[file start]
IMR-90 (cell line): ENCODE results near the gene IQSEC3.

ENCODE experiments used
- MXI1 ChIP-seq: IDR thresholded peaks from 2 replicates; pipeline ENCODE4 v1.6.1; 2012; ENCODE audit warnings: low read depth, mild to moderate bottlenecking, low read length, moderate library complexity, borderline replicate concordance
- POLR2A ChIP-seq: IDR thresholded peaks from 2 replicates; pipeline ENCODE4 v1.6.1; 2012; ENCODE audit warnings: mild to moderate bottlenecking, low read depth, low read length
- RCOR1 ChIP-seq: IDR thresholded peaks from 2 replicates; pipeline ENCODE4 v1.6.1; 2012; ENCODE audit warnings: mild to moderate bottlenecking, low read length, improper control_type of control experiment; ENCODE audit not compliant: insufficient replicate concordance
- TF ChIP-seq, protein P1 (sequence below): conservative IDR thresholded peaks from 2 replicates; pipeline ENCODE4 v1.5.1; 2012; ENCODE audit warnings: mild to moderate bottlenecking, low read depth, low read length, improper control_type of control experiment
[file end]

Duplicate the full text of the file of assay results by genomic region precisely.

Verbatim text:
IMR-90 (cell line): ENCODE results near the gene IQSEC3.

ENCODE experiments used
- MXI1 ChIP-seq: IDR thresholded peaks from 2 replicates; pipeline ENCODE4 v1.6.1; 2012; ENCODE audit warnings: low read depth, mild to moderate bottlenecking, low read length, moderate library complexity, borderline replicate concordance
- POLR2A ChIP-seq: IDR thresholded peaks from 2 replicates; pipeline ENCODE4 v1.6.1; 2012; ENCODE audit warnings: mild to moderate bottlenecking, low read depth, low read length
- RCOR1 ChIP-seq: IDR thresholded peaks from 2 replicates; pipeline ENCODE4 v1.6.1; 2012; ENCODE audit warnings: mild to moderate bottlenecking, low read length, improper control_type of control experiment; ENCODE audit not compliant: insufficient replicate concordance
- TF ChIP-seq, protein P1 (sequence below): conservative IDR thresholded peaks from 2 replicates; pipeline ENCODE4 v1.5.1; 2012; ENCODE audit warnings: mild to moderate bottlenecking, low read depth, low read length, improper control_type of control experiment